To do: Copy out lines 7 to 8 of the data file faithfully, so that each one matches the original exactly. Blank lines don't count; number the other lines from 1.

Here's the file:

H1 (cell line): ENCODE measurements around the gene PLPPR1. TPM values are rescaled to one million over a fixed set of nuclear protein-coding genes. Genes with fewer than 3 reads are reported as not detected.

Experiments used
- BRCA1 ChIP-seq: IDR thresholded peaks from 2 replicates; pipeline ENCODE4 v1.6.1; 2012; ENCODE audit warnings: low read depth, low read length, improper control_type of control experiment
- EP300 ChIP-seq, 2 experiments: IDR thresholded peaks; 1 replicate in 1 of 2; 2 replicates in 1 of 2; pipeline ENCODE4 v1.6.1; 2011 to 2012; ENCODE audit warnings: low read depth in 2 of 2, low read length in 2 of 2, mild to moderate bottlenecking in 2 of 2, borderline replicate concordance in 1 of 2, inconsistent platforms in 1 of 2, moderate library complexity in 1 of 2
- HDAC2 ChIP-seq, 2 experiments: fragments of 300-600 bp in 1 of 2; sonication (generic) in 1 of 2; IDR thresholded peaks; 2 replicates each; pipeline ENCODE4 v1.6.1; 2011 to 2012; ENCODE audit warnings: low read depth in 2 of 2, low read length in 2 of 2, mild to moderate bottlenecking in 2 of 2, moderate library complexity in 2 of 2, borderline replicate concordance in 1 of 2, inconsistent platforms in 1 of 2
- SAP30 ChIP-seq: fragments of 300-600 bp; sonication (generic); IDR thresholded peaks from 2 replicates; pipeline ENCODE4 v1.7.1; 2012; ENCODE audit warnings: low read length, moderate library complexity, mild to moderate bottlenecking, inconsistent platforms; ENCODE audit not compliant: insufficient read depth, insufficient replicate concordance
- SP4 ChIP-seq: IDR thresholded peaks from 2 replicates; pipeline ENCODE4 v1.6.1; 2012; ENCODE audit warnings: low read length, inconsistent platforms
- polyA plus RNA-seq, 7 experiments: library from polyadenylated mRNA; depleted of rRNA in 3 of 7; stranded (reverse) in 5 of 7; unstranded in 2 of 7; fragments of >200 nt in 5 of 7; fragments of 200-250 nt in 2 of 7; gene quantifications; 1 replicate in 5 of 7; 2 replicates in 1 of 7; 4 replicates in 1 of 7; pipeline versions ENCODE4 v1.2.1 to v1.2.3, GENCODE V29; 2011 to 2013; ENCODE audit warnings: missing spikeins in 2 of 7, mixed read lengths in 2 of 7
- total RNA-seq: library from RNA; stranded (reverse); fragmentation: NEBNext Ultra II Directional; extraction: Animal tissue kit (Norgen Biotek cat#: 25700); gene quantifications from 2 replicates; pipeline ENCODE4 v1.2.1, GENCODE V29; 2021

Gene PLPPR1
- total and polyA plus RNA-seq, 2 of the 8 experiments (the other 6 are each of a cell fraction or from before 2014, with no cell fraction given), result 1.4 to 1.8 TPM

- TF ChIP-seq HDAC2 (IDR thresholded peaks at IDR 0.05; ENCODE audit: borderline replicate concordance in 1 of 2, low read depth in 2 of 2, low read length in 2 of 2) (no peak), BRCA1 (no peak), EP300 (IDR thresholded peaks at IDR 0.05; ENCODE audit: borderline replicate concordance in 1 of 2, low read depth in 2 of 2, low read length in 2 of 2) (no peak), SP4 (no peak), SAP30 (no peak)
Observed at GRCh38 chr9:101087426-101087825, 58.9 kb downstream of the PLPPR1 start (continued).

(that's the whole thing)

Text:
- SP4 ChIP-seq: IDR thresholded peaks from 2 replicates; pipeline ENCODE4 v1.6.1; 2012; ENCODE audit warnings: low read length, inconsistent platforms
- polyA plus RNA-seq, 7 experiments: library from polyadenylated mRNA; depleted of rRNA in 3 of 7; stranded (reverse) in 5 of 7; unstranded in 2 of 7; fragments of >200 nt in 5 of 7; fragments of 200-250 nt in 2 of 7; gene quantifications; 1 replicate in 5 of 7; 2 replicates in 1 of 7; 4 replicates in 1 of 7; pipeline versions ENCODE4 v1.2.1 to v1.2.3, GENCODE V29; 2011 to 2013; ENCODE audit warnings: missing spikeins in 2 of 7, mixed read lengths in 2 of 7